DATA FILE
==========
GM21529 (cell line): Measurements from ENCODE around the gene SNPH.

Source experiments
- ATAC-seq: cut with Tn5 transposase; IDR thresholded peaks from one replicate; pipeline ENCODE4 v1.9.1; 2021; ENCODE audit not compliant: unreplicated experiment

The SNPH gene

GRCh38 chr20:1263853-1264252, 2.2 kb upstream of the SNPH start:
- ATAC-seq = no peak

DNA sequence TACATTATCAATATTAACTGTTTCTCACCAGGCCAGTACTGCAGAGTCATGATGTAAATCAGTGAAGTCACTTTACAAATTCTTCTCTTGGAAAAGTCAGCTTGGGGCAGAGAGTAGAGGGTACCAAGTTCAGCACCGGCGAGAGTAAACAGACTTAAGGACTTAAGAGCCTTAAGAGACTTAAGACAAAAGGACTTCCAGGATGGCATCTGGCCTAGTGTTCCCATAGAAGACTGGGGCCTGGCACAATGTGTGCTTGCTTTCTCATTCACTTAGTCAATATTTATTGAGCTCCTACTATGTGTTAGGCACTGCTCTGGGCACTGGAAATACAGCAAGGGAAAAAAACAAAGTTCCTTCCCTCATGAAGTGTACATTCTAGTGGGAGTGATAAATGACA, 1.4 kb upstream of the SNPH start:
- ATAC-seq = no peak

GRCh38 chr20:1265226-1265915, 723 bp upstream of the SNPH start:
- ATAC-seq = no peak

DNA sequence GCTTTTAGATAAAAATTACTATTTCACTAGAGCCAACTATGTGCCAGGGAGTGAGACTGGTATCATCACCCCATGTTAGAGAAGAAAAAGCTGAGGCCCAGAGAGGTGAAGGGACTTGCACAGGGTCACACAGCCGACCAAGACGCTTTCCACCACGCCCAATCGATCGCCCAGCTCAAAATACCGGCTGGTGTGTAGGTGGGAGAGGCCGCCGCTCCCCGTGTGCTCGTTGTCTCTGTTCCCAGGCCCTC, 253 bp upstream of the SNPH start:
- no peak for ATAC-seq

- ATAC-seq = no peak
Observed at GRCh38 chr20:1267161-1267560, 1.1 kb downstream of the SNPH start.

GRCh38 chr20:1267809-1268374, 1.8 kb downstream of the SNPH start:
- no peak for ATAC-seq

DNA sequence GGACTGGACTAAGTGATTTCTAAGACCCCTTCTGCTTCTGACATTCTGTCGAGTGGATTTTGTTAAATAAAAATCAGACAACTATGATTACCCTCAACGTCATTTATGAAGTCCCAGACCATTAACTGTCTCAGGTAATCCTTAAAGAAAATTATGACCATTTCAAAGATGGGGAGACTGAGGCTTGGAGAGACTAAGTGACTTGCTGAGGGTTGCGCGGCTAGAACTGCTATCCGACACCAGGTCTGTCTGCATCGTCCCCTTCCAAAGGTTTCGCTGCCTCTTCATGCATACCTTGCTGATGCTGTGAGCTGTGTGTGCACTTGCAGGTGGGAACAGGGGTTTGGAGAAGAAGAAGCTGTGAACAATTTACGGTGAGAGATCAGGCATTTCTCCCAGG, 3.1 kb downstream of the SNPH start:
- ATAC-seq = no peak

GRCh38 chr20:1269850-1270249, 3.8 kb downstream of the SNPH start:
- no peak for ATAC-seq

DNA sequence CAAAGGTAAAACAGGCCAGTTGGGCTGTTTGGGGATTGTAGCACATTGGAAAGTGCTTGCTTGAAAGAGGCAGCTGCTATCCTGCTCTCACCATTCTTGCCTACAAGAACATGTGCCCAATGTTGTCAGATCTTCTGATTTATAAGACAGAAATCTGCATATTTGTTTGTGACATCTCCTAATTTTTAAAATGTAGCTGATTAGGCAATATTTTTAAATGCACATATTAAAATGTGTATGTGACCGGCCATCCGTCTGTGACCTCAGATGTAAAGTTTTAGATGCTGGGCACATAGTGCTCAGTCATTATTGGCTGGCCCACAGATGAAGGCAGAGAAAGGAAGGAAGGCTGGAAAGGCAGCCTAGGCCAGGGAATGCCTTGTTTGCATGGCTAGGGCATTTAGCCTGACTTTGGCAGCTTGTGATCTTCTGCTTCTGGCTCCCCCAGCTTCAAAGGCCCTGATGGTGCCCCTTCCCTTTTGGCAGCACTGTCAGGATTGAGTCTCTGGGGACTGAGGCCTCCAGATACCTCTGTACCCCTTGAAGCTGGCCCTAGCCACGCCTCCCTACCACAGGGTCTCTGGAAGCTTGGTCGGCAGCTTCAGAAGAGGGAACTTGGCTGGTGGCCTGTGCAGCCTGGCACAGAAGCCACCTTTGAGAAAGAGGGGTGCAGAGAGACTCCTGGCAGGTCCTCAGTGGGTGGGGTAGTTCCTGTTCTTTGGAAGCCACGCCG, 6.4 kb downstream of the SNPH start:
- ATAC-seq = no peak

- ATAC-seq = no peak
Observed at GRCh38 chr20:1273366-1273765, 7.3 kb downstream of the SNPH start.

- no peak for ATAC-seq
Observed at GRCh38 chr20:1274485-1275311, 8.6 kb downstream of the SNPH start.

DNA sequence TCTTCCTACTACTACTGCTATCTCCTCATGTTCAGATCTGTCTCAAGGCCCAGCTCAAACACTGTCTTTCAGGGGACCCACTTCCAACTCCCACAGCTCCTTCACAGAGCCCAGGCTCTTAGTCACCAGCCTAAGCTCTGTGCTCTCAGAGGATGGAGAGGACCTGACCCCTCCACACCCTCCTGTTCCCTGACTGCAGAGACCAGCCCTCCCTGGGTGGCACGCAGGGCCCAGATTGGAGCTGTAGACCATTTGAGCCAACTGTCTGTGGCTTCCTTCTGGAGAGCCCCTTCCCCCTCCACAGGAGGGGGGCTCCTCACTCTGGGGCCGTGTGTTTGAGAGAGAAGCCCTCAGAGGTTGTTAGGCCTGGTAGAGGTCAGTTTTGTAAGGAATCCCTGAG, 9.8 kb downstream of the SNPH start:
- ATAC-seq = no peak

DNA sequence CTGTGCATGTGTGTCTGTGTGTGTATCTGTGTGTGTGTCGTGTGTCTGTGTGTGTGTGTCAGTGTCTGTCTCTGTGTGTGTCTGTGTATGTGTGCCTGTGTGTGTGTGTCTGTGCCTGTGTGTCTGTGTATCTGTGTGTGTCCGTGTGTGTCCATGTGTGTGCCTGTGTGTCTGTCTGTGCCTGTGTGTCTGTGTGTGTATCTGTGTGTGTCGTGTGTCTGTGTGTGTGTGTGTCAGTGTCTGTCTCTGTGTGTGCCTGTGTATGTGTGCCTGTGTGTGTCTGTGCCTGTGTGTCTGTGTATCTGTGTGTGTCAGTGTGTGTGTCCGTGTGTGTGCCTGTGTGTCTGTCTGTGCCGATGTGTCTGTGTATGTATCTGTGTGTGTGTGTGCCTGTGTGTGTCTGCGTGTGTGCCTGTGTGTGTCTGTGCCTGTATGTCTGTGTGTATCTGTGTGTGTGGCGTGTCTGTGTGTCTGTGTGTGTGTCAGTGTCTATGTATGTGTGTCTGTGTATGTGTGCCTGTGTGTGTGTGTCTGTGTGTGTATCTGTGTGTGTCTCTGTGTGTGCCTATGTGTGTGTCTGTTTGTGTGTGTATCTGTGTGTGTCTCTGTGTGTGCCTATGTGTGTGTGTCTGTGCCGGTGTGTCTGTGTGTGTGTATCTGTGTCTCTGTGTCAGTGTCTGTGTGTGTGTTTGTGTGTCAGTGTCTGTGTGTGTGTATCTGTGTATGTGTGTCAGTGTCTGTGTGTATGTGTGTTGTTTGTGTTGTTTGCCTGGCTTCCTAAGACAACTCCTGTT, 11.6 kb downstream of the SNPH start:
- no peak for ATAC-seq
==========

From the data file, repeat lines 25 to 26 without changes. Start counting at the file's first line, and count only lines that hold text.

- no peak for ATAC-seq
Observed at GRCh38 chr20:1274485-1275311, 8.6 kb downstream of the SNPH start.